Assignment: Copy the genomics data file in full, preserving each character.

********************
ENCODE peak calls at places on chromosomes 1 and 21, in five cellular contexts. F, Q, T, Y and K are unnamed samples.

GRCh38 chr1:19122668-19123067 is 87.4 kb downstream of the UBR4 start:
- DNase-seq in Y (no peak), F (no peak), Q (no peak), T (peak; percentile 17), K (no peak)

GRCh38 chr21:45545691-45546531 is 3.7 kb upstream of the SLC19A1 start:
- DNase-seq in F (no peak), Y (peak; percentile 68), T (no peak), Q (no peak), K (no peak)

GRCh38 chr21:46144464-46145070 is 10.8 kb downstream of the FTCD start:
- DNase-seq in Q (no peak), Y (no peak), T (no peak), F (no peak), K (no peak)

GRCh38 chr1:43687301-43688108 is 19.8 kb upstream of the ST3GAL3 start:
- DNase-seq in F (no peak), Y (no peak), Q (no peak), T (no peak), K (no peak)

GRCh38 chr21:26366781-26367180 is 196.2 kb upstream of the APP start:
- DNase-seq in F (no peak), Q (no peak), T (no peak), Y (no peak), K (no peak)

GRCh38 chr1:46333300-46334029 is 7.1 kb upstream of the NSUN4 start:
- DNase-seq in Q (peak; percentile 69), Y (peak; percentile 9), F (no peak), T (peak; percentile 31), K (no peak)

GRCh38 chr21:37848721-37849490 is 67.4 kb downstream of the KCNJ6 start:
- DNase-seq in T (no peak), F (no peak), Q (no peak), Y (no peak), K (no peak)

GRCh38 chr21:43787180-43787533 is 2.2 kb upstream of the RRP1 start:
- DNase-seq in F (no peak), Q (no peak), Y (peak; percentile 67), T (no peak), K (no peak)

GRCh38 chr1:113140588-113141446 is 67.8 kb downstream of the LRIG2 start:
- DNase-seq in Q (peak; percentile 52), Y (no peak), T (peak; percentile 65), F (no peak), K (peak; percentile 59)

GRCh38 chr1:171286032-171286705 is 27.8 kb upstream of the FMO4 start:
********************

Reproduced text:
ENCODE peak calls at places on chromosomes 1 and 21, in five cellular contexts. F, Q, T, Y and K are unnamed samples.

GRCh38 chr1:19122668-19123067 is 87.4 kb downstream of the UBR4 start:
- DNase-seq in Y (no peak), F (no peak), Q (no peak), T (peak; percentile 17), K (no peak)

GRCh38 chr21:45545691-45546531 is 3.7 kb upstream of the SLC19A1 start:
- DNase-seq in F (no peak), Y (peak; percentile 68), T (no peak), Q (no peak), K (no peak)

GRCh38 chr21:46144464-46145070 is 10.8 kb downstream of the FTCD start:
- DNase-seq in Q (no peak), Y (no peak), T (no peak), F (no peak), K (no peak)

GRCh38 chr1:43687301-43688108 is 19.8 kb upstream of the ST3GAL3 start:
- DNase-seq in F (no peak), Y (no peak), Q (no peak), T (no peak), K (no peak)

GRCh38 chr21:26366781-26367180 is 196.2 kb upstream of the APP start:
- DNase-seq in F (no peak), Q (no peak), T (no peak), Y (no peak), K (no peak)

GRCh38 chr1:46333300-46334029 is 7.1 kb upstream of the NSUN4 start:
- DNase-seq in Q (peak; percentile 69), Y (peak; percentile 9), F (no peak), T (peak; percentile 31), K (no peak)

GRCh38 chr21:37848721-37849490 is 67.4 kb downstream of the KCNJ6 start:
- DNase-seq in T (no peak), F (no peak), Q (no peak), Y (no peak), K (no peak)

GRCh38 chr21:43787180-43787533 is 2.2 kb upstream of the RRP1 start:
- DNase-seq in F (no peak), Q (no peak), Y (peak; percentile 67), T (no peak), K (no peak)

GRCh38 chr1:113140588-113141446 is 67.8 kb downstream of the LRIG2 start:
- DNase-seq in Q (peak; percentile 52), Y (no peak), T (peak; percentile 65), F (no peak), K (peak; percentile 59)

GRCh38 chr1:171286032-171286705 is 27.8 kb upstream of the FMO4 start: